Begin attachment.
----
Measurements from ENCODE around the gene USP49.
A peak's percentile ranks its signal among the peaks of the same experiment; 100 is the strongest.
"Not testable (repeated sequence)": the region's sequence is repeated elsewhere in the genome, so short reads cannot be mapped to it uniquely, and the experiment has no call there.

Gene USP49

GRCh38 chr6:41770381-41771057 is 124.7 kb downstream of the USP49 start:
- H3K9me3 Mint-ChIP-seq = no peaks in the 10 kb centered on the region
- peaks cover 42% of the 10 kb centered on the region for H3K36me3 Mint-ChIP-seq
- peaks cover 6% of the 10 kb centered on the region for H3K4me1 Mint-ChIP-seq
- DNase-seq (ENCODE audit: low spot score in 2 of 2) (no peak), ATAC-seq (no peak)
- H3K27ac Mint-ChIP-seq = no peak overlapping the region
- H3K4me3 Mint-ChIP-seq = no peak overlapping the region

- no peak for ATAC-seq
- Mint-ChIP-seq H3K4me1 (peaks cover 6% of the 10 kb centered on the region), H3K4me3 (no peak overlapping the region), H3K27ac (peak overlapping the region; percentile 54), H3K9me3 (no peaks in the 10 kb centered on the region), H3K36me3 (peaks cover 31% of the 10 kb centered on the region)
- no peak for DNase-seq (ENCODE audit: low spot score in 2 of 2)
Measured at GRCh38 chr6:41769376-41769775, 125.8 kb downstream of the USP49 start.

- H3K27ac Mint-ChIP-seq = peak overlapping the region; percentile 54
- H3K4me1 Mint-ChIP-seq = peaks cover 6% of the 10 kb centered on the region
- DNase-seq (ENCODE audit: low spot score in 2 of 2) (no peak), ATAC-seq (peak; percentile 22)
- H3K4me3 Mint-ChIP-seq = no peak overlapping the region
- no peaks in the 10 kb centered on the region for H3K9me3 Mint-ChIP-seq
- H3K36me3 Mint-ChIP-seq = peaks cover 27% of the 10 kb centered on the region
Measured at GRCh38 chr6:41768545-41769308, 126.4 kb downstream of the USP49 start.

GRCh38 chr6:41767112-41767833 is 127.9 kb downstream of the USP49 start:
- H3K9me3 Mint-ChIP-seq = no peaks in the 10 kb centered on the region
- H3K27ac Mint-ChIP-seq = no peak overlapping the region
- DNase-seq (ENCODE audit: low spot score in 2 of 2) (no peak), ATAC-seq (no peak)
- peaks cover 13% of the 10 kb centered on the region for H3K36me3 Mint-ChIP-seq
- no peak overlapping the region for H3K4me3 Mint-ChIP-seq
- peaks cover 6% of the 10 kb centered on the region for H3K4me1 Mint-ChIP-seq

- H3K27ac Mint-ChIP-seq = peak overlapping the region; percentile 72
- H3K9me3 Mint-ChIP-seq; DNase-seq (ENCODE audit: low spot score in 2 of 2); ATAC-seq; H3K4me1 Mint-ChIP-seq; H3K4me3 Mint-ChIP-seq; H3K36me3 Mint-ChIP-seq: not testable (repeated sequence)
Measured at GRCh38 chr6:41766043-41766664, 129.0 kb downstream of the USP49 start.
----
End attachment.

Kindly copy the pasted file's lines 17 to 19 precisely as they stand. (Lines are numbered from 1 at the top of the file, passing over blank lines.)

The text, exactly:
- H3K4me1 Mint-ChIP-seq = peaks cover 6% of the 10 kb centered on the region
- DNase-seq (ENCODE audit: low spot score in 2 of 2) (no peak), ATAC-seq (peak; percentile 22)
- H3K4me3 Mint-ChIP-seq = no peak overlapping the region